In case you never saw The Abyss, a nuclear missile submarine, the Montana, encounters a mysterious impossibly-fast-moving underwater object that causes it to have an accident and sink with all hands lost and all missile intact just off in deep Atlantic waters (just as well no Ohio-class sub bears the name of this state). The navy mounts a rescue mission by commandeering an experimental deep-diving submersible oil drilling platform, the DeepCore II, since an approaching storm will keep their deep-seal rescue ships from arriving soon enough. The crew (led by foreman Bud, played by Ed Harris) is more than willing when they hear they’will get triple pay, and they move the DeepCore platform to the edge of the trench where the sub sank and receive a team of 4 Navy SEALS (including Coffey, the team leader, played by Michael Biehn) and an attractive, intelligent and *extremely* belligerent woman, the *designer* of DeepCore, Lindsay (played by Mary Elizabeth Mastrantonio), who is Bud’s soon-to-be-ex wife (yes, our love story—where would an epic be without one)! The SEAL team and the crew’s experienced divers visit the submarine wreck is a sequence with ghost-story-like chills and thrills, capped off by another sighting of NTI’s by isolated members, adding to the confusion. Most of them get back safely, but things go awry when the SEAL team receives new orders and commanders DeepCore’s construction mini-sub before Bud’s crew can disconnect their umbilical cord to the surface to prepare for the storm. More thrills, spills and chills (sorry I could’t resist) abound when the storm batters the DeepCore and her support ship on the surface until the DeepCore is crippled and her umbilical cord assembly is ripped from the support ship...and falls down the side of the trench like an anchor, pulling the DeepCore down with it! Now there’s conflict abounding, with the Bud, Lindsey and their crew (our heroes) having to fight to keep the ocean from crushing their station (jeopardy), repair the station’s damaged life-support systems before they suffocate and/or freeze to death (beat the clock), and stop Coffey the SEAL (our visible villain), who’s got High-Pressure sickness that’s driving him insane *and* an armed nuclear warhead he brought back from the sub to keep the sub from falling into "enemy" hands (can we say "suicide mission?")! So we’ve got a classic struggle of man vs. nature and man vs. man, brilliantly fought under 1000 feet of water, including harrowing collapses and floods on the station, a vicious hand-to-hand fight between Bud and Coffey, and one of the best chase sequences in the history of film (above or below the water) between Coffey in the construction mini-sub and Bud and Lindsey in the mini-sub she brought the seals down in, and a final, desperate dive off the edge of the trench to recover the warhead by Bud with an experimental diving suit the SEALs brought.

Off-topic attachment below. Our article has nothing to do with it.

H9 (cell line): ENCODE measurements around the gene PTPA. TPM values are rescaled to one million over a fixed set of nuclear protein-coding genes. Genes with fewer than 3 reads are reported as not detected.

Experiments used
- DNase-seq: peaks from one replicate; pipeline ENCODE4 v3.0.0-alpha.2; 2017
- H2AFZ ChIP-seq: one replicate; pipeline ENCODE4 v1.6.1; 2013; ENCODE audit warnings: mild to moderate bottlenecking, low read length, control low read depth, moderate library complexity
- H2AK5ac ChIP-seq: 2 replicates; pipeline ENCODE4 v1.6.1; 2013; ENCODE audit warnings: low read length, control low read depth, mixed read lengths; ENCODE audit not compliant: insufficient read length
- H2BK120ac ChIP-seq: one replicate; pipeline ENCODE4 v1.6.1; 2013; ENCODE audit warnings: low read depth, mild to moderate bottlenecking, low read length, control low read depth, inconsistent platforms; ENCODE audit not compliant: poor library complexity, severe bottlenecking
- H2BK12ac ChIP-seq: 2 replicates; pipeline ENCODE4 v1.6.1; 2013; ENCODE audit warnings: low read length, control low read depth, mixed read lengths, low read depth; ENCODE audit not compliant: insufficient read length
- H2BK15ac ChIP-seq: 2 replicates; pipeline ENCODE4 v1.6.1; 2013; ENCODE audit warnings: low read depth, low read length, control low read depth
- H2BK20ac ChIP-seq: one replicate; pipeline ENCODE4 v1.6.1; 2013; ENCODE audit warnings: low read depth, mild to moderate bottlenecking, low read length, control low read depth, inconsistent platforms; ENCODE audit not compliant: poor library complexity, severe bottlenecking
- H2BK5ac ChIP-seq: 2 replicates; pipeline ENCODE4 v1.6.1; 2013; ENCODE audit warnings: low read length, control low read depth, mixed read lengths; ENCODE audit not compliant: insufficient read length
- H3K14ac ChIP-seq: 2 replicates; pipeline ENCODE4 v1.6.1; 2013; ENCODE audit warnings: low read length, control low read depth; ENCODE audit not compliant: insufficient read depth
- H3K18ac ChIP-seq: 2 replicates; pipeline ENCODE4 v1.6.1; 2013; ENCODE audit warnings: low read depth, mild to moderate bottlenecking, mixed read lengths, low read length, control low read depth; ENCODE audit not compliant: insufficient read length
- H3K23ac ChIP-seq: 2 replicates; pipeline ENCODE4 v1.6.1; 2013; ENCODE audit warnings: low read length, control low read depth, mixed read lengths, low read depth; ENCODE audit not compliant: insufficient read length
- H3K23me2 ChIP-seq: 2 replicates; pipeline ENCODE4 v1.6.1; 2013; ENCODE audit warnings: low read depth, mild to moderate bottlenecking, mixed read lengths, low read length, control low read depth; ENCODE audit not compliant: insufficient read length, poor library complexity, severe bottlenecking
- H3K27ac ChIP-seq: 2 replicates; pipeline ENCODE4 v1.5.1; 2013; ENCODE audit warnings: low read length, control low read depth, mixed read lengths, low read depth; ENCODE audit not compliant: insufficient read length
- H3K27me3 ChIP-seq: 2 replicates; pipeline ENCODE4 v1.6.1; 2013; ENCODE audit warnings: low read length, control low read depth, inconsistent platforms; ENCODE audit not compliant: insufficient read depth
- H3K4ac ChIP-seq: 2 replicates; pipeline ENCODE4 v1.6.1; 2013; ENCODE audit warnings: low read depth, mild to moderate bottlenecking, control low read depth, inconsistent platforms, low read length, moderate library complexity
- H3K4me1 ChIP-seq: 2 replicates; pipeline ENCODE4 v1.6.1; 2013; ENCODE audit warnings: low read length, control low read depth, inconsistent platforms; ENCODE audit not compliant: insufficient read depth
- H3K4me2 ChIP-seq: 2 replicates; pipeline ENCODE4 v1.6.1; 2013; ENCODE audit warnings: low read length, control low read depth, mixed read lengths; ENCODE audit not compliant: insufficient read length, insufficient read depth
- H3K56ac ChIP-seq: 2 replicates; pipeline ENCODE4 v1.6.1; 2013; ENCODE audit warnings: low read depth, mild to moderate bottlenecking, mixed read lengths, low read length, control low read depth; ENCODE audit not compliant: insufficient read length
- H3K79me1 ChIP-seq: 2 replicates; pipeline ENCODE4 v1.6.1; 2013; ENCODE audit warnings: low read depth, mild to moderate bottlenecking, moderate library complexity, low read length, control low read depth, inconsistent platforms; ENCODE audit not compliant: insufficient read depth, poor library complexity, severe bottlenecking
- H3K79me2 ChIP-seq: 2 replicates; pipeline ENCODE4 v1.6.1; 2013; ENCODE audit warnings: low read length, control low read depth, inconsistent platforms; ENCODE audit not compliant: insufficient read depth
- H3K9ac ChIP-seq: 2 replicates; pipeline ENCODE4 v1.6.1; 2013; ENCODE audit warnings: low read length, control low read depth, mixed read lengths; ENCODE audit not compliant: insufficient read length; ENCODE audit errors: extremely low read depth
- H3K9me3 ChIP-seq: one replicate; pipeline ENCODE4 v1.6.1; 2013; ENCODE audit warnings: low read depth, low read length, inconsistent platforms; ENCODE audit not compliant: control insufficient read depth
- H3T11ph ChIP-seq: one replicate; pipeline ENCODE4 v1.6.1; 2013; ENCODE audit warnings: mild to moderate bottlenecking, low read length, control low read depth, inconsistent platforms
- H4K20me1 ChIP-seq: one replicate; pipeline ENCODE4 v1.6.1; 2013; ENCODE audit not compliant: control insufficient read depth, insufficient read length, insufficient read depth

The Abyss is quite an emotional roller-coaster, with us learning enough about Bud, Lindsey and the crew to care deeply about them, with enough twists and turns to keep us on the edge of our seats and rooting for them all the way through, and a love story between Lindsey and Bud so powerful and moving there shouldn’t be a dry eye in the house as we go through life, death, and rebirth together with them. Add to this powerful brew of human conflict the magical element of the NTI’s, who in one sequence explore the ship with a water tentacle that imitates the faces and expressions of Lindsey and Bud when they meet (amazing FX sequence that is available in multi-angle on the 2nd DVD), leading Lindsey to tell the SEALs after its gone, "raise your hand if you think that was a *Russian* water tentacle!" (did I mention The Abyss also has humor, where would an epic be without that?).

The Abyss DVD’s guide page is a wonder, with the various choices laid out from DeepCore’s "moon pool" (the center of the station where much of The Abyss action happens). The Abyss DVD has been remastered to 5.1 and 2.35:1 widescreen.

If you have a Dolby 5.1 system, you should choose audio options and select 5.1 (it defaults to 2.0). In addition to the features I listed earlier, I also found an "Easter egg" on the 2nd disk, in the Imaging Station, arrow down from the Image Gallery menu and you’ll get the message, "You know you want it, and I can give it to you, I’m the magic man, I’m the Santa Claus of the subconscious." Hmm. Over all, The Abyss is a must-buy for any serious collector, and an indescribable treat whether you’ve seen the director’s cut before or not!

- Ed Bishop